Antimicrobial Peptides against Microbial Biofilms: their Structures and Modes of Action
- Pp. 482-521 (40)Sudhir K. Shukla, Dugeshwar Karley and T. Subba Rao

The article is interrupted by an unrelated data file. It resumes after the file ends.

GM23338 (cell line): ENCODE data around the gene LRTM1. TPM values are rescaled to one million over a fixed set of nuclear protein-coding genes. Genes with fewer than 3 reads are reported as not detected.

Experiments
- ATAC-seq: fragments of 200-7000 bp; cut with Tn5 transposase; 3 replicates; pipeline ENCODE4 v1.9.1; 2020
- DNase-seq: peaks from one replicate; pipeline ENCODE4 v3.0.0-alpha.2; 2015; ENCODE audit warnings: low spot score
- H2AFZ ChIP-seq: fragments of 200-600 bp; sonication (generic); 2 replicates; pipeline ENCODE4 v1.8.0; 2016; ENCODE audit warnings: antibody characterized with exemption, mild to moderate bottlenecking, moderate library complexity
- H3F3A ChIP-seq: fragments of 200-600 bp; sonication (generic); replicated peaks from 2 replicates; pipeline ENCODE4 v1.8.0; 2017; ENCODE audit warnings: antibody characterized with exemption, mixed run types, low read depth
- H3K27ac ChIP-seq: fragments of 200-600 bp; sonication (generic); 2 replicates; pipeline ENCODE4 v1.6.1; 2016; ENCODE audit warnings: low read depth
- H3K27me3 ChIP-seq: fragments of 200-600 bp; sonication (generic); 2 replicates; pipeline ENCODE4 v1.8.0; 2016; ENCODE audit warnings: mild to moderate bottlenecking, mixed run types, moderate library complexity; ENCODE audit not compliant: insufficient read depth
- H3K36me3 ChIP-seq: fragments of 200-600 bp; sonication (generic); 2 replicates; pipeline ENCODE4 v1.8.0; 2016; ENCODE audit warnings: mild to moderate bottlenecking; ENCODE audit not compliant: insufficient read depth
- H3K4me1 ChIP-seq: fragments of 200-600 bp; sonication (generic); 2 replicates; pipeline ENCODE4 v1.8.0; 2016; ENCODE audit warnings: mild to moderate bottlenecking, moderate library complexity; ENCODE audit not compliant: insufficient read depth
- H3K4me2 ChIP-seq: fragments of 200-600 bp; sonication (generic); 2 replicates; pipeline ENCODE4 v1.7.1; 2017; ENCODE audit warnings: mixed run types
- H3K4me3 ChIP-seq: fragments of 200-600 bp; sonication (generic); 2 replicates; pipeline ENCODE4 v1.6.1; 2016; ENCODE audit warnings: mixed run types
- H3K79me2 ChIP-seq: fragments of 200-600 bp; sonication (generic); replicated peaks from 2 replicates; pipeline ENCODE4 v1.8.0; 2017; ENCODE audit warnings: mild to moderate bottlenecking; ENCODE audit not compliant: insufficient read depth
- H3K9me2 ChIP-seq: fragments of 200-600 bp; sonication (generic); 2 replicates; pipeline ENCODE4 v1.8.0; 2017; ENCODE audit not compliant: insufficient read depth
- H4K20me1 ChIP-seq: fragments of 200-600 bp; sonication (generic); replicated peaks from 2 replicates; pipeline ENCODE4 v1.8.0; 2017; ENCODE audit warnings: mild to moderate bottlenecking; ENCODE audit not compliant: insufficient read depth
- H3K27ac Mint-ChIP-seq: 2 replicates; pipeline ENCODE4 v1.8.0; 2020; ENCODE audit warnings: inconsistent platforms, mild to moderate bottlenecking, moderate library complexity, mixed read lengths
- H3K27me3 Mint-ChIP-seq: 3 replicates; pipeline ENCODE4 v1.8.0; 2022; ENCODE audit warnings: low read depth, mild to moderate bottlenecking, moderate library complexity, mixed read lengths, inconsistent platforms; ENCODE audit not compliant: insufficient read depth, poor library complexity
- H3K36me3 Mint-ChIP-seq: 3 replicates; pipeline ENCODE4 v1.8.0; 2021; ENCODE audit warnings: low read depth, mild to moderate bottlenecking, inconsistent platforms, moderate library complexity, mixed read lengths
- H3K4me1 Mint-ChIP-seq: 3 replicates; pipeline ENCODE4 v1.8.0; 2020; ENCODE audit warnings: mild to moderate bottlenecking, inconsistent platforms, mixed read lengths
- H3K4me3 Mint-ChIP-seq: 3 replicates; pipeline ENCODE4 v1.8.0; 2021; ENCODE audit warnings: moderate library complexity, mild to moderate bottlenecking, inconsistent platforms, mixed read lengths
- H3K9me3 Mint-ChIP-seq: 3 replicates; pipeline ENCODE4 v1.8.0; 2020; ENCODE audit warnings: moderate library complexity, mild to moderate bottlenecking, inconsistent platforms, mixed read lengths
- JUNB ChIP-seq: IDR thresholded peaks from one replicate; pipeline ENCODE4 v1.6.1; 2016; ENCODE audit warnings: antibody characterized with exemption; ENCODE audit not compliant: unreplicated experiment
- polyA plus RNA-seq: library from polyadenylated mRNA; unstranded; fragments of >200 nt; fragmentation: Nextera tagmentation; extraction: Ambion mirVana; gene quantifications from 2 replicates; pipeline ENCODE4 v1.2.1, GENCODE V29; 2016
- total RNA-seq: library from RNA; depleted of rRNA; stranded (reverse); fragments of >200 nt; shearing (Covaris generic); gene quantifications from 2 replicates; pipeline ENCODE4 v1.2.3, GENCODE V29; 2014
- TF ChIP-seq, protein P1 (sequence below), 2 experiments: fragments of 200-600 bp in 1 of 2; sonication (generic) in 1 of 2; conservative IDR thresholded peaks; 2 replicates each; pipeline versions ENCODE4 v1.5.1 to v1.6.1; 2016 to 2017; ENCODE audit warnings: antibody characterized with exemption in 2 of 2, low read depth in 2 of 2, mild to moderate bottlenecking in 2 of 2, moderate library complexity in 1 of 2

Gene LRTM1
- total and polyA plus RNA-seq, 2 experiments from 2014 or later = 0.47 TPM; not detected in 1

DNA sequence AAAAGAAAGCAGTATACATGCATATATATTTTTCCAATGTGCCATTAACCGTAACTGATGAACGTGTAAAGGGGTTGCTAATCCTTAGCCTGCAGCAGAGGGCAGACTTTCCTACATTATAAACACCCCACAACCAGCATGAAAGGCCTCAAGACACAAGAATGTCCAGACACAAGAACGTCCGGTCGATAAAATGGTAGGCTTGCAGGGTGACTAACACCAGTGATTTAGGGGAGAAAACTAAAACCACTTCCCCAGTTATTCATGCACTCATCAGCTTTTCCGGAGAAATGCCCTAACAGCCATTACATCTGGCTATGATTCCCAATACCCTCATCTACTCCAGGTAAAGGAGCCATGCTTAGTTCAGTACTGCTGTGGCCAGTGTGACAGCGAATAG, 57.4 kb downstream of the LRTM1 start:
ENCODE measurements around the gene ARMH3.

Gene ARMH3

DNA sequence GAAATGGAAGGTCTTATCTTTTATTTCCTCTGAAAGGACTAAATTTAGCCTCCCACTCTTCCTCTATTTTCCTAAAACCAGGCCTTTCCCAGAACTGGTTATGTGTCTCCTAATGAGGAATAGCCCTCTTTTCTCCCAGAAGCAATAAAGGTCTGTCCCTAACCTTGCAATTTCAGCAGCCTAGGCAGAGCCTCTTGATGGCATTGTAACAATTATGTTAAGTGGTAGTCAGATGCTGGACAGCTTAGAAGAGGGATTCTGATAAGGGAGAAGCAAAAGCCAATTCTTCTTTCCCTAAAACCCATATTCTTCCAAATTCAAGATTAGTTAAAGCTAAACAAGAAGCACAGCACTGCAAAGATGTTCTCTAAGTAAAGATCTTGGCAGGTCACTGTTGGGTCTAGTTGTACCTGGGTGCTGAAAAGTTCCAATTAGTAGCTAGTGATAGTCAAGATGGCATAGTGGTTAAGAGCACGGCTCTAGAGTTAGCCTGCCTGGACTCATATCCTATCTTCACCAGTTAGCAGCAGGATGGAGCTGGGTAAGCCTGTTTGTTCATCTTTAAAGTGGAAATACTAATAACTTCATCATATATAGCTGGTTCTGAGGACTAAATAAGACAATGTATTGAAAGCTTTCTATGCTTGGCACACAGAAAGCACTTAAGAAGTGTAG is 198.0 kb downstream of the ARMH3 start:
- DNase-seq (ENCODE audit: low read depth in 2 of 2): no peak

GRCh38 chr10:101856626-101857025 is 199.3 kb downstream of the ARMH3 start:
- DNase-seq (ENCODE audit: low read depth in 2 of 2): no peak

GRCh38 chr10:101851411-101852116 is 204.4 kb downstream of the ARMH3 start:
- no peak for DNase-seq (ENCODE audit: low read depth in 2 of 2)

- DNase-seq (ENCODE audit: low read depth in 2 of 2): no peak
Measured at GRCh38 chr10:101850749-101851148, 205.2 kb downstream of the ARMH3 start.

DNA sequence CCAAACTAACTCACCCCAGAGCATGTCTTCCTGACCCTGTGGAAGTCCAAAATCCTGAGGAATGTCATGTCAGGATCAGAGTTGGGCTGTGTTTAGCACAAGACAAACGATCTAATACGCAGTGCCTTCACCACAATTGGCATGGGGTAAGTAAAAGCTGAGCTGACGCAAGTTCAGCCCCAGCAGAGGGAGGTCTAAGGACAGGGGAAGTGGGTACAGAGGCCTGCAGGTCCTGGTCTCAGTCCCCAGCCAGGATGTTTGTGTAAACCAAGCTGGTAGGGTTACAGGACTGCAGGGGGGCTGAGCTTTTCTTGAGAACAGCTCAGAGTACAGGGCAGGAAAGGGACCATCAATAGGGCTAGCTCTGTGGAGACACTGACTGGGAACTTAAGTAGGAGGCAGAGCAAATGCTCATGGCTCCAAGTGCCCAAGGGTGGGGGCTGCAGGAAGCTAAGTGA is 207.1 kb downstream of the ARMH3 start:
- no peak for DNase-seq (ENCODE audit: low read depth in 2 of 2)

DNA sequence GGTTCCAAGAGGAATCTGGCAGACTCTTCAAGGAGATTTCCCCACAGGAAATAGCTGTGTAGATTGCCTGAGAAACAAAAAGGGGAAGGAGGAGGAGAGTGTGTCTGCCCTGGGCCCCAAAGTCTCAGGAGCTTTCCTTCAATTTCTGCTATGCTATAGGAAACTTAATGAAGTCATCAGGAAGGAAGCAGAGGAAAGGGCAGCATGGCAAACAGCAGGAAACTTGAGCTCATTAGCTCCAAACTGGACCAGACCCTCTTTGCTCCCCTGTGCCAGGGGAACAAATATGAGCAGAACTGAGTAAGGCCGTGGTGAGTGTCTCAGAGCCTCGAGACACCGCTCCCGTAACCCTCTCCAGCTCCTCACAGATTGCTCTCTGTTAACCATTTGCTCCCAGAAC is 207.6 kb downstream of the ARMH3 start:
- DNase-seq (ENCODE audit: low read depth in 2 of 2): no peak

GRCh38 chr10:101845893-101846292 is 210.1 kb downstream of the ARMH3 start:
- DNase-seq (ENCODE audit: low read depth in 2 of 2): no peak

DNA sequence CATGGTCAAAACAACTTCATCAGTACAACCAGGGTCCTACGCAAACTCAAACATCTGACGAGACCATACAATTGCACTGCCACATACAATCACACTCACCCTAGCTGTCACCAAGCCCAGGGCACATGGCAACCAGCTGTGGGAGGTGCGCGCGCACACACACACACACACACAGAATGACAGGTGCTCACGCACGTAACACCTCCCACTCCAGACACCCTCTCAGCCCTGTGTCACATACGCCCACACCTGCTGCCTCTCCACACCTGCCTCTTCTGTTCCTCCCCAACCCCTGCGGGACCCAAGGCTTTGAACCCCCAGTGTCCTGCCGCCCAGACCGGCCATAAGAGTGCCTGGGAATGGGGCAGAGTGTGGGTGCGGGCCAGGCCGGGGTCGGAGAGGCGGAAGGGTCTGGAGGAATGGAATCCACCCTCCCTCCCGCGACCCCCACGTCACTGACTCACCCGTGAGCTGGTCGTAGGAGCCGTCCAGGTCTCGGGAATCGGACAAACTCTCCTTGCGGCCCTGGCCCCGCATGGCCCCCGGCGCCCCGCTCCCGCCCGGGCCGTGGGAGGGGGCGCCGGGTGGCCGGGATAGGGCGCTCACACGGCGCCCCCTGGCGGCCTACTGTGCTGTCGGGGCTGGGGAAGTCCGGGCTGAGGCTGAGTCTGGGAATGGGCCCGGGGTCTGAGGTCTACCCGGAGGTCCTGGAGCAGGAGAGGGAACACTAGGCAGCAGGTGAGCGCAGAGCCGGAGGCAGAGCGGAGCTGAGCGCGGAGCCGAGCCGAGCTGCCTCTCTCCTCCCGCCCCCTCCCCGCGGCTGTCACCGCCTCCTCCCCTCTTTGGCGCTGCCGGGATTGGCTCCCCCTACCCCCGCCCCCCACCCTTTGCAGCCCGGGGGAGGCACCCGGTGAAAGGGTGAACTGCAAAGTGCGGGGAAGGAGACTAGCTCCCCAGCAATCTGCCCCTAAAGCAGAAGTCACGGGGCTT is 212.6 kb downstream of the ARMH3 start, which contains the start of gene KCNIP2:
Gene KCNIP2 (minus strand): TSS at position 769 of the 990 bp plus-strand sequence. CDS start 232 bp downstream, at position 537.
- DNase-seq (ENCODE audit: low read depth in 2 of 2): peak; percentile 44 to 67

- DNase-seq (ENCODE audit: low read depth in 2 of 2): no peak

The formation of biofilms contributes significantly to bacterial resistance to antibiotics, innate host defences and in persistent infections. In this era of multidrugresistant bacterial infections, the discovery of novel antibacterial agents is required to treat infections that kill these organisms via novel mechanisms of action. Antimicrobial peptides, also known as host-defence peptides are short polypeptides (<40 amino acids) and are an integral part of the innate immune system that protects a host from bacterial infection. This chapter discusses the potential of anti-microbial peptides as an antiinfective agent, its advantages, disadvantages, their structures and mechanisms of action. A perception of the bacteriostatic and bactericidal mechanism of antimicrobial peptides is required to facilitate the rational design of novel antimicrobial agents. Thus a deeper understanding of the mechanism of natural AMPs will also aid in developing new antibacterial agents. Furthermore, the chapter also considers the possibility of the use of synthetic antimicrobial peptides containing both natural and unnatural amino acids as anti-infective agents. Apart from the antibacterial property, AMPs are also being used as drug delivery vectors to transport the cell impermeable drugs to the cell interior. The diversity and broad spectrum antimicrobial activity of AMPs along with its multidimensional properties could be exploited as a potential and promising drug candidate.